8. #8


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    Quote Originally Posted by Midwest Player View Post
    Don't give the casinos any ideas. They would probably pay big money to count down a player in real time. They already have the camera staring at the table. Now if you want to join the dark side sell it to the casino.
    This video (https://www.youtube.com/watch?v=RgjPcP4HN58) shows the professionally-developed technology for card identification that was available back in 2009. I'm sure the tech has advanced considerably since then and that the big casinos are already using it!

    Quote Originally Posted by nighterfighter View Post
    Saw your original post on Reddit, good job! Glad to see some programming introduced here, but I'm biased as I'm a software engineer in real life, and have done robotics and CV for the past 12 years, so this was fun to watch.

    Some things to consider:

    The Raspberry Pi Compute Module is pretty small and can give the RPI the horsepower needed for Real-Time video processing. The Nvidia Jetson Nano might also be a feasible option.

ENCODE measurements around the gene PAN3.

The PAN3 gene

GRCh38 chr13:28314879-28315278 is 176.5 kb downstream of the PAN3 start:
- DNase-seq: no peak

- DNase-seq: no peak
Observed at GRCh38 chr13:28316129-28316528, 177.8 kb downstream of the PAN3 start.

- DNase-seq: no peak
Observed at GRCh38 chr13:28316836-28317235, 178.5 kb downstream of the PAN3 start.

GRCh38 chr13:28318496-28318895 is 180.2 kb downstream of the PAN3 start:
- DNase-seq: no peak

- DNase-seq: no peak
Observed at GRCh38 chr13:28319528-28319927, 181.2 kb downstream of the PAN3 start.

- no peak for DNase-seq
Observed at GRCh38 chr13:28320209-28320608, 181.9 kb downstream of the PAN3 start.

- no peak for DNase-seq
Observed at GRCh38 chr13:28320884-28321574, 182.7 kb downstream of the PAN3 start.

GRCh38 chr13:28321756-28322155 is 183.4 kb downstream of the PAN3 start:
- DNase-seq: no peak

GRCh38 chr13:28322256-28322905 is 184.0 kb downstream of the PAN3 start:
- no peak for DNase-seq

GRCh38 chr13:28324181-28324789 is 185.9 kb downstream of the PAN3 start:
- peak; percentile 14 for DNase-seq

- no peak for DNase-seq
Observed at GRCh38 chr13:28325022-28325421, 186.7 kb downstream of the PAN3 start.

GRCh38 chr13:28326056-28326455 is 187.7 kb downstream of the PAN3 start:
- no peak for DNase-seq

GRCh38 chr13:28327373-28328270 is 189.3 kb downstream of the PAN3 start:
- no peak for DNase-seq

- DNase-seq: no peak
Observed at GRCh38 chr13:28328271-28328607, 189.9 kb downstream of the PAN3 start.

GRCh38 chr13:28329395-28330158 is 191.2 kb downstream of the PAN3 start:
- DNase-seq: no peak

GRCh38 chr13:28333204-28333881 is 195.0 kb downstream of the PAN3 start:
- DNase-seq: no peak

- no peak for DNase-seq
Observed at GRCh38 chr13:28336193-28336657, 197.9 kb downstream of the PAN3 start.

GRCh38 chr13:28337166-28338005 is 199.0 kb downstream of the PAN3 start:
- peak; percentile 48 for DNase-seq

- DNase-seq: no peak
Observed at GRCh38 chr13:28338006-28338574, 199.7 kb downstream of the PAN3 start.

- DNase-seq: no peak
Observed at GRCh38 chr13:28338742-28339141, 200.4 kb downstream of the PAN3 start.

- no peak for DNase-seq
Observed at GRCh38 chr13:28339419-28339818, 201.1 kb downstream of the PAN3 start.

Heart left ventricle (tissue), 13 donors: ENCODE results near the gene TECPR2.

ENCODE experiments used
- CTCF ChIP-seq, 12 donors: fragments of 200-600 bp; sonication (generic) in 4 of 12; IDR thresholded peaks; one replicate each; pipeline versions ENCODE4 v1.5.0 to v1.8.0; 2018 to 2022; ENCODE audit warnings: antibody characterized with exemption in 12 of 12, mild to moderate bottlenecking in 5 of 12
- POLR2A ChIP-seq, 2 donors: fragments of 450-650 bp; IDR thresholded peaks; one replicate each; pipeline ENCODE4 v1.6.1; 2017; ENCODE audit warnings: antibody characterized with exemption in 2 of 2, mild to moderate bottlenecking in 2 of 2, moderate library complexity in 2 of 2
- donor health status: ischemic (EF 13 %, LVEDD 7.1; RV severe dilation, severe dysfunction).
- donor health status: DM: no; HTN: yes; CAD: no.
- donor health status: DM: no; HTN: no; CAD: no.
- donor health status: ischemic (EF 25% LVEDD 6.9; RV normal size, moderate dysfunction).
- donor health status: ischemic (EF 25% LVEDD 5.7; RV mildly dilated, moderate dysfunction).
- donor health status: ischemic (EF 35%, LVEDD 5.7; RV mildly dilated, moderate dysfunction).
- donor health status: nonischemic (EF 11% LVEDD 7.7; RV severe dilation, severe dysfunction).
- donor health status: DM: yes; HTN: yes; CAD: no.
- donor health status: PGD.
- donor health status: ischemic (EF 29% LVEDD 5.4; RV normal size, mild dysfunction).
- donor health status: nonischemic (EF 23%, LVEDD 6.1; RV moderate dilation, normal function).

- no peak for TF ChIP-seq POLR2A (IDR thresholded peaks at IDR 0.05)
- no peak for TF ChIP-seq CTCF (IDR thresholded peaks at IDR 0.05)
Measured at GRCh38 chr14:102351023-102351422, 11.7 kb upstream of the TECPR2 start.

You also mentioned that the "spycams" aren't of high enough quality to accurately determine the values of cards. While it certainly presents a challenge, I disagree with your assessment that a spycam can't do it. It would take a little bit of trickery, but I think it would be doable.


    Finally, thanks for not calling it an AI here, as we both know it isn't

    Good luck in your future endeavors, but don't plan to take it to a casino!
    Thanks for your input! It would be fun to make it work on a spycam, but I mainly don't have enough knowledge or time to invest in figuring it out right now. However, if I did get it to work, could you imagine how many suckers would want to pay big bucks for it? "Amazing card-counting hidden camera will ensure you never lose money at Blackjack again!! Buy now for only $2500!" *fine print* Using this product in a casino will get you arrested and charged with a felony. */fine print*

    Haha yeah, I feel like "AI", "Machine Learning", "Deep Learning", and those sorts of terms are poorly defined (and even more poorly understood) enough that they can be used loosely without getting in too much trouble. I do think it will be in the "AI" category once I actually get it playing through hands of blackjack, making hit-or-stand decisions, and counting cards. Do you think that merits it being called an "AI"? I'm genuinely interested in your opinion on that!

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    Random number herder Norm's Avatar
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    AI is AI. Don't see how that term fits here at all.
    "It is impossible to begin to learn that which one thinks one already knows." -Epictetus

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    z
    z


    Software in use by surveillance currently requires a human to key in the cards as they are dealt from the shoe
    z
    z